by Troy Purdom, Marc Cook, Heather Colleran, Paul Stewart and Lauren San Diego
Sports 2023, 11(4), 81; https://doi.org/10.3390/sports11040081 - 7 Apr 2023
Cited by 1 | Viewed by 2007
Abstract
The purpose of this study was to investigate the relationship between low energy availability (LEA) and nutritional content with high blood pressure (HBP) in African American Division I athletes. Twenty-three D1 African American pre-season athletes were recruited to participate. HBP was defined as [...] Read more.
The purpose of this study was to investigate the relationship between low energy availability (LEA) and nutritional content with high blood pressure (HBP) in African American Division I athletes. Twenty-three D1 African American pre-season athletes were recruited to participate. HBP was defined as >120 systolic blood pressure (BP) and <80 diastolic BP. Athletes self-reported nutritional intake using a non-consecutive 3-day food recall which was then reviewed by a sports dietitian. LEA was evaluated as total energy intake—total daily energy expenditure (TDEE), which was predicted. Additionally, micronutrients were evaluated. A statistical analysis relied on Spearman correlation (R), standardized mean difference with 95% confidence interval, mean ± SD, and odds ratios (OR). Correlation values were categorized: 0.20–0.39 = low; 0.40–0.69 = moderate; 0.70–1.0 = strong. A moderate relationship was observed between HBP and LEA (R = 0.56) with 14/23 having HBP. Of the 14 athletes observed with HBP, 78.5% (11/14) were calorically deficient (−529 ± 695 kcal) with an OR of 7.2. Micronutrient intake deficiencies were ubiquitous among the 23 HBP athletes: poly-unsaturated fatty acid −29.6%; omega-3 −26.0%; iron −46.0%; calcium −25.1%; and sodium −14.2%, amongst others. LEA and micronutrient deficiencies may contribute to HBP in Black D1 athletes, which has been shown to be the most common modifiable risk factor to decrease the risk of sudden cardiac death. Full article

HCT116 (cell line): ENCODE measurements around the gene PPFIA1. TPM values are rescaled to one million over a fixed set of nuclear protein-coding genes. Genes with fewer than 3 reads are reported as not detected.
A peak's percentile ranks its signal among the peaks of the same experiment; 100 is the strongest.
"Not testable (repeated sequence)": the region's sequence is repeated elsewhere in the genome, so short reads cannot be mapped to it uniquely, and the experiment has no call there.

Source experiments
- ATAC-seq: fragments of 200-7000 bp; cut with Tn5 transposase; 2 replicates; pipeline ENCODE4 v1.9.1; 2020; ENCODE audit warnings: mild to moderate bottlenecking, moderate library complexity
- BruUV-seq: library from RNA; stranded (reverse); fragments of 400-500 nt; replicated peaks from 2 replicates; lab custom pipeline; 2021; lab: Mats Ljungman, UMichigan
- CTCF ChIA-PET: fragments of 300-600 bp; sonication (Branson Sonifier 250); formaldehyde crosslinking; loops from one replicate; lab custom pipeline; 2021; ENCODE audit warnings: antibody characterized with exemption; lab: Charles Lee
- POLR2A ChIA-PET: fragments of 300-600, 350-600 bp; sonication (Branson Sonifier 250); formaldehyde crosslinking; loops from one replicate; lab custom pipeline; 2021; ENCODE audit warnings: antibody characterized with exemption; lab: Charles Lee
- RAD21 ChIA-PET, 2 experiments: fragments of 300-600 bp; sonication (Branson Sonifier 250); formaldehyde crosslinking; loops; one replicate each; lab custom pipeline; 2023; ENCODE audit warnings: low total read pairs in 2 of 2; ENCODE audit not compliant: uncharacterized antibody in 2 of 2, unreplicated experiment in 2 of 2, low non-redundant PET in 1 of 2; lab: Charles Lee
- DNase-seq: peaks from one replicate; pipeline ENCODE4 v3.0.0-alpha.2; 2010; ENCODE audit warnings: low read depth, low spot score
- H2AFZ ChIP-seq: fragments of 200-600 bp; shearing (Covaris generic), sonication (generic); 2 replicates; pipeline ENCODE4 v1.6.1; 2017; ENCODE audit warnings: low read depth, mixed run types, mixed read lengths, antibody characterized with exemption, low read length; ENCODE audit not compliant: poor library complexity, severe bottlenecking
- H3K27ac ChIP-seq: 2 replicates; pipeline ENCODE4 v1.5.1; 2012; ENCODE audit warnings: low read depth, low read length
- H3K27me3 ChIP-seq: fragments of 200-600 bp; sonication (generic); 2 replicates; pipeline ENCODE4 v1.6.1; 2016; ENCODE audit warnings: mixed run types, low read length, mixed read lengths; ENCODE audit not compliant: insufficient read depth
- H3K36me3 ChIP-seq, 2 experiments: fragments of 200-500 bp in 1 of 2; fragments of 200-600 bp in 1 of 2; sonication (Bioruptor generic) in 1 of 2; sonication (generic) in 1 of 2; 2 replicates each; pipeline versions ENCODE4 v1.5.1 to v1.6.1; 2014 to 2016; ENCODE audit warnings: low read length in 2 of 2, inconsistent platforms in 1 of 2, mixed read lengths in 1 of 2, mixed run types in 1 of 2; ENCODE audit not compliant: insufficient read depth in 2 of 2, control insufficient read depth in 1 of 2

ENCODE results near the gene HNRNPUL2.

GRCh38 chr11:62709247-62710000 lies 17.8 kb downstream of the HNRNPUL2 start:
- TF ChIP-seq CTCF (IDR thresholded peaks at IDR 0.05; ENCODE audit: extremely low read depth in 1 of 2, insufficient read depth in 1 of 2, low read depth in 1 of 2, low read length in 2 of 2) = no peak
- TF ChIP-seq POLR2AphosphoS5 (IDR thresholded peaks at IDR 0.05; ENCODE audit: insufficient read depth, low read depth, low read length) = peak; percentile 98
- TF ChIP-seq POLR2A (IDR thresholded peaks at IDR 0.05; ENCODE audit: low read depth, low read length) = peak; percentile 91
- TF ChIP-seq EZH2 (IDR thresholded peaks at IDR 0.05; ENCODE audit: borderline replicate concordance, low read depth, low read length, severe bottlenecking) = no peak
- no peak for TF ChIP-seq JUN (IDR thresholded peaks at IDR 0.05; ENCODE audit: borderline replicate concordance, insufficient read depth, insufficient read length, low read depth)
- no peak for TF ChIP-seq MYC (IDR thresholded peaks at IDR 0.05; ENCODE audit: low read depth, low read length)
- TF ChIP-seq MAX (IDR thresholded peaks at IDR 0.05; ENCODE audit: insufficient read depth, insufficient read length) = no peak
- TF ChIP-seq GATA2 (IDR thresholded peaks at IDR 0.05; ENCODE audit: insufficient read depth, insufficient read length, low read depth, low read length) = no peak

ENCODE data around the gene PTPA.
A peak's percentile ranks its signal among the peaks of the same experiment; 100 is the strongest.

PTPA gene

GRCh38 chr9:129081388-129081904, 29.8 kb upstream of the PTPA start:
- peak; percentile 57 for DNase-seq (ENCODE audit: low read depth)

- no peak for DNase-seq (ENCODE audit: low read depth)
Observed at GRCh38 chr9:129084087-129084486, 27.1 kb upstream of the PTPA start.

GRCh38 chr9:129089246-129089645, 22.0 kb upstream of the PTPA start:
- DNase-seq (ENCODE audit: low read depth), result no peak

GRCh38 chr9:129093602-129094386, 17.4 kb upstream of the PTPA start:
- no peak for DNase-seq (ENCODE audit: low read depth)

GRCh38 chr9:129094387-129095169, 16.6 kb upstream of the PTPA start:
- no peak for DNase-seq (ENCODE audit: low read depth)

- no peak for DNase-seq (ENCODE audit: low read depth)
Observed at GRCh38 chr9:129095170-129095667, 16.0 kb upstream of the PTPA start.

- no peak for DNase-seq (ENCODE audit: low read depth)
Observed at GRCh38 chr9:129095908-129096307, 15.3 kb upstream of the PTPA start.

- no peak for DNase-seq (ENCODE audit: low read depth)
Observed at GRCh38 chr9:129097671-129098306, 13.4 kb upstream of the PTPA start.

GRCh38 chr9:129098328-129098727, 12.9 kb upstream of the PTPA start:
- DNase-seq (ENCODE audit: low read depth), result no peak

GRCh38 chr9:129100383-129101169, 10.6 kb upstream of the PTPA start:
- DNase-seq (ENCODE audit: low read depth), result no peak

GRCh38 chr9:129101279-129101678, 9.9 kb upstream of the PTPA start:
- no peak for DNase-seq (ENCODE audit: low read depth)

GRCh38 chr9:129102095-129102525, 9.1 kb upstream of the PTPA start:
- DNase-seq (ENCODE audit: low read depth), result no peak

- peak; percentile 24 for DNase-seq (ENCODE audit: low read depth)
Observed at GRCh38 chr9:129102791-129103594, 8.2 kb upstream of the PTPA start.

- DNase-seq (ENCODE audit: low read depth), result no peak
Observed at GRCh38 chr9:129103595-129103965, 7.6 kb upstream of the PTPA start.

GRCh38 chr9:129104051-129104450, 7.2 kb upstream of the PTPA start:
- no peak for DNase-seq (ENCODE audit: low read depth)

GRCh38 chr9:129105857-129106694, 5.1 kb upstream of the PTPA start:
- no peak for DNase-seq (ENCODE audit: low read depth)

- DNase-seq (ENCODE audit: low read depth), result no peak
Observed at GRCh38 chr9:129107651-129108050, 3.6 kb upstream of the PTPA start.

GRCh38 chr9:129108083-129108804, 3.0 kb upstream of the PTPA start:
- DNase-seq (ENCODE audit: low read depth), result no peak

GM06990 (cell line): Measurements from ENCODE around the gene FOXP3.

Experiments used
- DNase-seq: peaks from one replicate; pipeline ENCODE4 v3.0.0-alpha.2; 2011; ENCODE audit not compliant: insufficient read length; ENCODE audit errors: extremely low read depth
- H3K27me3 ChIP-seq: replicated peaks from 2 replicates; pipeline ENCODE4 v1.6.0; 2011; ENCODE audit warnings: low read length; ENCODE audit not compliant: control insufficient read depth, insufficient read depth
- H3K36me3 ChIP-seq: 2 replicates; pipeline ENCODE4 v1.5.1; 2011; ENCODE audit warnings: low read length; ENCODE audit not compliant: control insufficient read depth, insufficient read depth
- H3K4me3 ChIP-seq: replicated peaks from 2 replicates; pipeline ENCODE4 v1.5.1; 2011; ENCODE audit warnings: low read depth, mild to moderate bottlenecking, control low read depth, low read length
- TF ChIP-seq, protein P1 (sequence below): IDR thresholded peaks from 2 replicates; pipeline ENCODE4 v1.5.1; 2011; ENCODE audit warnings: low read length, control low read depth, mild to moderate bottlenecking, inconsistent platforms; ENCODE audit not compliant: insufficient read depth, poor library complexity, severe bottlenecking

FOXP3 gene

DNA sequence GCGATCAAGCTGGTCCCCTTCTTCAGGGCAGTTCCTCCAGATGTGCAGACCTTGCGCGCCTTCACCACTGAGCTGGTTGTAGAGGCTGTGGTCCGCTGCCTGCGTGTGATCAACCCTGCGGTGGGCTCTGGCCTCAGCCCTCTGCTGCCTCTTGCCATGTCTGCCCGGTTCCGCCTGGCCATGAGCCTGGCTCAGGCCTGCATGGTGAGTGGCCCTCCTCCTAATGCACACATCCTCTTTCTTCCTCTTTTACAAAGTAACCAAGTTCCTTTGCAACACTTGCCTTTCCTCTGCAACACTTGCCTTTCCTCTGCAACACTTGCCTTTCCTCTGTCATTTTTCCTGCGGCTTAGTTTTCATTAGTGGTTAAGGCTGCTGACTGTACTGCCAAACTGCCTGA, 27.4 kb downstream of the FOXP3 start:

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12 pages, 625 KiB  
Article
Rate of Responders for Post-Exercise Hypotension after Beach Tennis, Aerobic, Resistance and Combined Exercise Sessions in Adults with Hypertension
by Leandro de Oliveira Carpes, Lucas Betti Domingues, Sandra Costa Fuchs and Rodrigo Ferrari